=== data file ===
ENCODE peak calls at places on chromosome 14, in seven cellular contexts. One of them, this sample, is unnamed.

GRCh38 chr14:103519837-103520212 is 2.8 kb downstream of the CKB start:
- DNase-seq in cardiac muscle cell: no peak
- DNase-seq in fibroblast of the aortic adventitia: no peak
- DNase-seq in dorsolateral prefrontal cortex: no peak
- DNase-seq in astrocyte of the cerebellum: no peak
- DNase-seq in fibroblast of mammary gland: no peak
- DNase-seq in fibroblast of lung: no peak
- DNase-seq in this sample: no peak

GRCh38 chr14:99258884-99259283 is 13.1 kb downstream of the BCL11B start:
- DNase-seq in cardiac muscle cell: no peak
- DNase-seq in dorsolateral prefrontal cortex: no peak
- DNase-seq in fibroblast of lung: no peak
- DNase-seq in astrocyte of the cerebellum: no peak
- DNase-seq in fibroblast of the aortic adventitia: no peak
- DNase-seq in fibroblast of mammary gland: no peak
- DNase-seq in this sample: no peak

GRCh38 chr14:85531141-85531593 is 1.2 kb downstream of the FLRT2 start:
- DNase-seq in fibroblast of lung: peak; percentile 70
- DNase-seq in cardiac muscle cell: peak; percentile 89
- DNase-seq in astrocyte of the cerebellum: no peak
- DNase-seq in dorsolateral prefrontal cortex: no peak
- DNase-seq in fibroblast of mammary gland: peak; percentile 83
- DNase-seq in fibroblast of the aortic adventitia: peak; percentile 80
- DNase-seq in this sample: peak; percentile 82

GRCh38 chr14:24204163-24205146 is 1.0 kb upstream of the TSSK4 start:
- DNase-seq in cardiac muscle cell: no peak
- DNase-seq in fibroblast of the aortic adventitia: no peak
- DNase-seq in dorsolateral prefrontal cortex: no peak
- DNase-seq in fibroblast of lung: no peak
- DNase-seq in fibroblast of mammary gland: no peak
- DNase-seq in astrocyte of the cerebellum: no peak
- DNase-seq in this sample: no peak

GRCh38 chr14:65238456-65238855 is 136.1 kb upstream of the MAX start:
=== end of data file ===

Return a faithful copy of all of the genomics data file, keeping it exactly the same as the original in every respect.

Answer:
ENCODE peak calls at places on chromosome 14, in seven cellular contexts. One of them, this sample, is unnamed.

GRCh38 chr14:103519837-103520212 is 2.8 kb downstream of the CKB start:
- DNase-seq in cardiac muscle cell: no peak
- DNase-seq in fibroblast of the aortic adventitia: no peak
- DNase-seq in dorsolateral prefrontal cortex: no peak
- DNase-seq in astrocyte of the cerebellum: no peak
- DNase-seq in fibroblast of mammary gland: no peak
- DNase-seq in fibroblast of lung: no peak
- DNase-seq in this sample: no peak

GRCh38 chr14:99258884-99259283 is 13.1 kb downstream of the BCL11B start:
- DNase-seq in cardiac muscle cell: no peak
- DNase-seq in dorsolateral prefrontal cortex: no peak
- DNase-seq in fibroblast of lung: no peak
- DNase-seq in astrocyte of the cerebellum: no peak
- DNase-seq in fibroblast of the aortic adventitia: no peak
- DNase-seq in fibroblast of mammary gland: no peak
- DNase-seq in this sample: no peak

GRCh38 chr14:85531141-85531593 is 1.2 kb downstream of the FLRT2 start:
- DNase-seq in fibroblast of lung: peak; percentile 70
- DNase-seq in cardiac muscle cell: peak; percentile 89
- DNase-seq in astrocyte of the cerebellum: no peak
- DNase-seq in dorsolateral prefrontal cortex: no peak
- DNase-seq in fibroblast of mammary gland: peak; percentile 83
- DNase-seq in fibroblast of the aortic adventitia: peak; percentile 80
- DNase-seq in this sample: peak; percentile 82

GRCh38 chr14:24204163-24205146 is 1.0 kb upstream of the TSSK4 start:
- DNase-seq in cardiac muscle cell: no peak
- DNase-seq in fibroblast of the aortic adventitia: no peak
- DNase-seq in dorsolateral prefrontal cortex: no peak
- DNase-seq in fibroblast of lung: no peak
- DNase-seq in fibroblast of mammary gland: no peak
- DNase-seq in astrocyte of the cerebellum: no peak
- DNase-seq in this sample: no peak

GRCh38 chr14:65238456-65238855 is 136.1 kb upstream of the MAX start: